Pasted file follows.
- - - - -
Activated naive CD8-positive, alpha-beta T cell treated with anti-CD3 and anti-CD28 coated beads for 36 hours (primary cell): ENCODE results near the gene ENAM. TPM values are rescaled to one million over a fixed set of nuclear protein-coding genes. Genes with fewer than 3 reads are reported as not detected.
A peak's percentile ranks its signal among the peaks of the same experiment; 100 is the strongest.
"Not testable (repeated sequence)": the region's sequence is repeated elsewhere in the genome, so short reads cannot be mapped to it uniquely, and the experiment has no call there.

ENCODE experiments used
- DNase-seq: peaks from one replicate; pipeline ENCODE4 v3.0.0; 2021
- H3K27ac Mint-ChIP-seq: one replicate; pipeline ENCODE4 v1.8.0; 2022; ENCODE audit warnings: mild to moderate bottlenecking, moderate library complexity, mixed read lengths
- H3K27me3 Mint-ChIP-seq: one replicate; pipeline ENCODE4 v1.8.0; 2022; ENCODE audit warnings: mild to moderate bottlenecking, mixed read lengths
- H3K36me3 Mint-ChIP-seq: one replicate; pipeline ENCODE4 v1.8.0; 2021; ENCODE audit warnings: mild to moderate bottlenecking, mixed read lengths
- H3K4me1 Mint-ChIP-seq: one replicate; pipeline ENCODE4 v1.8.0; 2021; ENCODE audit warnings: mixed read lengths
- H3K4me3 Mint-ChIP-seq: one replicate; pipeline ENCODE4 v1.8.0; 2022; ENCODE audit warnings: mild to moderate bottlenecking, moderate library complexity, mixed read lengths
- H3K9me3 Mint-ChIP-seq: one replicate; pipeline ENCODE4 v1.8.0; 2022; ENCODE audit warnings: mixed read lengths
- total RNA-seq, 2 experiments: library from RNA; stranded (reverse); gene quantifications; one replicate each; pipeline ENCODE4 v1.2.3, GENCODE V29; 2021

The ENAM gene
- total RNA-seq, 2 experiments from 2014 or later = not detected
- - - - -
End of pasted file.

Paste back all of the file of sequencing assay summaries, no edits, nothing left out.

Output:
Activated naive CD8-positive, alpha-beta T cell treated with anti-CD3 and anti-CD28 coated beads for 36 hours (primary cell): ENCODE results near the gene ENAM. TPM values are rescaled to one million over a fixed set of nuclear protein-coding genes. Genes with fewer than 3 reads are reported as not detected.
A peak's percentile ranks its signal among the peaks of the same experiment; 100 is the strongest.
"Not testable (repeated sequence)": the region's sequence is repeated elsewhere in the genome, so short reads cannot be mapped to it uniquely, and the experiment has no call there.

ENCODE experiments used
- DNase-seq: peaks from one replicate; pipeline ENCODE4 v3.0.0; 2021
- H3K27ac Mint-ChIP-seq: one replicate; pipeline ENCODE4 v1.8.0; 2022; ENCODE audit warnings: mild to moderate bottlenecking, moderate library complexity, mixed read lengths
- H3K27me3 Mint-ChIP-seq: one replicate; pipeline ENCODE4 v1.8.0; 2022; ENCODE audit warnings: mild to moderate bottlenecking, mixed read lengths
- H3K36me3 Mint-ChIP-seq: one replicate; pipeline ENCODE4 v1.8.0; 2021; ENCODE audit warnings: mild to moderate bottlenecking, mixed read lengths
- H3K4me1 Mint-ChIP-seq: one replicate; pipeline ENCODE4 v1.8.0; 2021; ENCODE audit warnings: mixed read lengths
- H3K4me3 Mint-ChIP-seq: one replicate; pipeline ENCODE4 v1.8.0; 2022; ENCODE audit warnings: mild to moderate bottlenecking, moderate library complexity, mixed read lengths
- H3K9me3 Mint-ChIP-seq: one replicate; pipeline ENCODE4 v1.8.0; 2022; ENCODE audit warnings: mixed read lengths
- total RNA-seq, 2 experiments: library from RNA; stranded (reverse); gene quantifications; one replicate each; pipeline ENCODE4 v1.2.3, GENCODE V29; 2021

The ENAM gene
- total RNA-seq, 2 experiments from 2014 or later = not detected